As usual, the old books provide sensible guidance. Here is what O’Connell says:

The corporal should be placed, if space permits, about an inch from the front edge of the table of the altar, so that the celebrant in turning during Mass will not catch the corner of it with the chasuble or maniple and so pull it out of place; and also so that when he lays his joined hands on the altar, he may not have the fingers resting on the corporal, which is forbidden. But the corporal should not be put farther back than this, as the celebrant is to place his hands on it when genuflecting between the consecration of the host and the purifications. (page 222)

This directive refers to some gestures that are not stipulated in the Ordinary Form of the Mass. The rubrics of the Ordinary Form/Novus Ordo don’t say anything, in fact, about where the priest is to place his hands when he holds onto the altar while genuflecting, for example. They also say nothing about joining one’s hands on the edge of the altar (as in the photo above); in general, just as it is silent on what do with one’s eyes, it is also largely silent about the hands.

That’s not to say that the priest may not use the particular hand gesture of joining his hands on the edge of the altar. There are two places in the Novus Ordo that correspond with when he would do that gesture in the older form: when he says the prayer “In spiritu humilitatis…” (With humble spirit…) before the lavabo (when he washes his hands during the offertory), and when he does the preparatory prayers for communion after fracturing and commingling the host.

For the “With humble spirit…” prayer, the rubric in the Missal simply says, “…the priest, bowing profoundly, says quietly…” (rubric # 26). Later, for his preparation before communion, the rubric in the Missal says, “…the priest, with hands joined, says quietly…” (rubric # 131).

Bowing profoundly in the one case and joining one’s hands in the other does not preclude bowing over the altar and joining one’s hands on the edge of it, according to the rubric of the older form of the Mass. In fact, this is a fitting thing to do, given the general vagueness of the rubrics in the newer form, and what the General Instruction of the Roman Missal itself directs in # 42:

Attention must therefore be paid to what is determined by this General Instruction and by the traditional practice of the Roman Rite and to what serves the common spiritual good of the People of God, rather than private inclination or arbitrary choice.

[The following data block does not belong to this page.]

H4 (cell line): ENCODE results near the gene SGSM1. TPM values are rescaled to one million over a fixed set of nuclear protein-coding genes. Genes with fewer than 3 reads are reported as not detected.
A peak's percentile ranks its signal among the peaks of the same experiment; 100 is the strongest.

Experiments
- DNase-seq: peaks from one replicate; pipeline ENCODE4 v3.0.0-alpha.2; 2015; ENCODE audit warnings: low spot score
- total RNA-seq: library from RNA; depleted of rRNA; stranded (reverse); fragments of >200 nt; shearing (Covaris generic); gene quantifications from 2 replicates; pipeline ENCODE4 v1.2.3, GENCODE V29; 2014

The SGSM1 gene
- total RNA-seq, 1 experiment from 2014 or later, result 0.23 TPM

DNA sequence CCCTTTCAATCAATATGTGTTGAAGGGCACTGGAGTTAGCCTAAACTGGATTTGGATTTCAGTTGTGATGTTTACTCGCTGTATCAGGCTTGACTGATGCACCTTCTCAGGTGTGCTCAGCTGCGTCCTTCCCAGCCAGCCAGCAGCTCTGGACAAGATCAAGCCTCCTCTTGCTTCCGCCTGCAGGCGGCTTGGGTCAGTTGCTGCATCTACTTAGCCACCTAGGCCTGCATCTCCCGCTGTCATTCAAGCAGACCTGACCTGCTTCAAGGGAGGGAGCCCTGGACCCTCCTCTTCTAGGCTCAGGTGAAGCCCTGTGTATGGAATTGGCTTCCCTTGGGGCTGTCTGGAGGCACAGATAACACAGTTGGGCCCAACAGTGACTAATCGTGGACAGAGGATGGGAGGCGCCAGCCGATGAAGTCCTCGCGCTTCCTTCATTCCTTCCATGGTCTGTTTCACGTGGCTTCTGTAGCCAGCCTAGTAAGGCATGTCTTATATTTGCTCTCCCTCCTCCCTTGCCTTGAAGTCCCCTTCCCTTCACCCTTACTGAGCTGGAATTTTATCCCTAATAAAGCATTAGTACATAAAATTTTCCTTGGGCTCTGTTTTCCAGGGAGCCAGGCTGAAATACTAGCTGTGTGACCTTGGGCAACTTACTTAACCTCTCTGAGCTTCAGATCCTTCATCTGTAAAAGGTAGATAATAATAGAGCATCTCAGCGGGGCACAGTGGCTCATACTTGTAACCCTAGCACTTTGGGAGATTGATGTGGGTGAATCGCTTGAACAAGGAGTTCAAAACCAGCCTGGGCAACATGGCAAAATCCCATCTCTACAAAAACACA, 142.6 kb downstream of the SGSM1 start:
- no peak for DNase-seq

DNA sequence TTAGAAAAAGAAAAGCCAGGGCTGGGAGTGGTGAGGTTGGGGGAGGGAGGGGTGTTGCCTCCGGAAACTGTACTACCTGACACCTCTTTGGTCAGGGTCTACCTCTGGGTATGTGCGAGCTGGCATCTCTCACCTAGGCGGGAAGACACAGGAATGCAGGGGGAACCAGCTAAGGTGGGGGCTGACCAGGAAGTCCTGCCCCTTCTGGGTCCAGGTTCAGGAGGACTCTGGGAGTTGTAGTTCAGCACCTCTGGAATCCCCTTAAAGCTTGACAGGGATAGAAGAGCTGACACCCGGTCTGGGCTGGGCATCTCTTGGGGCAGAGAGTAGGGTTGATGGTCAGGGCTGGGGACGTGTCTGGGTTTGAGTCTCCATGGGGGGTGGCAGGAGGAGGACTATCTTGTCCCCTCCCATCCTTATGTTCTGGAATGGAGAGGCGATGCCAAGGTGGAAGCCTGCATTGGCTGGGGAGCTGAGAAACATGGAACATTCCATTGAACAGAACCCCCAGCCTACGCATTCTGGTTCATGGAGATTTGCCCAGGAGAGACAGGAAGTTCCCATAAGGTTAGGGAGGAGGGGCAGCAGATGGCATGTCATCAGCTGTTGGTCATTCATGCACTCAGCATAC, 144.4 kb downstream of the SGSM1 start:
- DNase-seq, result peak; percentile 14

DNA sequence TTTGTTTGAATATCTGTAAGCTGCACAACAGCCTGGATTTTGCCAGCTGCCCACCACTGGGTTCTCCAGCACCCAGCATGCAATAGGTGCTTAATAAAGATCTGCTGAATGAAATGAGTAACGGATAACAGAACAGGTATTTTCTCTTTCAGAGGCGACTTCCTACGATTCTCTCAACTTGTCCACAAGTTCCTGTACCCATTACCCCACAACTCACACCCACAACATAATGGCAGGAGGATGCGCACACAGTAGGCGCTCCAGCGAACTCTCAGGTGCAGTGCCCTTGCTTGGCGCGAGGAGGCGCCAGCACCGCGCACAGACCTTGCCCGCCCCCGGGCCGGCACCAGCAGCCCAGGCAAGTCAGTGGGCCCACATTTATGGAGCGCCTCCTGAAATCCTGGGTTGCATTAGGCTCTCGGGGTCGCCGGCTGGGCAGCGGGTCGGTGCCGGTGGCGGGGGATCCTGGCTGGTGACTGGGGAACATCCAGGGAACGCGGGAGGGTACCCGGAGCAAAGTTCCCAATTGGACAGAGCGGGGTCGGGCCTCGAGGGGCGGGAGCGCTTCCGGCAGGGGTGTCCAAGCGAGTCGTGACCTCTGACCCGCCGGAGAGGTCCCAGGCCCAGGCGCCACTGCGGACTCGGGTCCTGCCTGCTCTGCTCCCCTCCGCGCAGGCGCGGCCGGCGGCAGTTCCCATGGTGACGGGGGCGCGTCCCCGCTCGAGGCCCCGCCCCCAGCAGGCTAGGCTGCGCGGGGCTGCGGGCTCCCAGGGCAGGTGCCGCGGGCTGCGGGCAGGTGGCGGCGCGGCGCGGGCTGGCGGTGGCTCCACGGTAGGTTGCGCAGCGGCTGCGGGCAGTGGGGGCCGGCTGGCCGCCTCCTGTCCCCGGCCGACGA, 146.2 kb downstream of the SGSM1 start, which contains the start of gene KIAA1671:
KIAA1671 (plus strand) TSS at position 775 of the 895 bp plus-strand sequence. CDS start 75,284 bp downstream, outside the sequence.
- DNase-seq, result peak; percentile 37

Knowledge of the older rubrics can bring our celebration of the modern rite into greater continuity with tradition.

Therefore, it is a good idea to ensure that the corporal is about an inch off the edge of the altar, so that when the priest joins his hands there (again, see photo above), they will not be on the corporal itself.

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A Story about Devotion to St. Joseph

The holy death of St. Joseph

An Italian blog that I follow, Cordialiter, regularly posts excerpts from pious writings. I am happy to share this story from a book by Fr. Giuseppe Tomaselli on devotion to St. Joseph, in my translation.

Though it may be easy to shrug off pious stories like this as flights of fancy, yet they can teach us a valuable lesson: in this case, that things are not always as they seem – and that we should always consider the good that God can draw out of otherwise difficult occurrences. It’s so easy for us to give in to grief and even anger with God when a loved one “dies young” (according to our way of measuring things); this story teaches us that dying young could be the better way to go in some cases. We need to trust more in God’s providence. And devotion to St. Joseph, as part of that, couldn’t hurt, either.

Here is the excerpt, again, in my translation from Italian: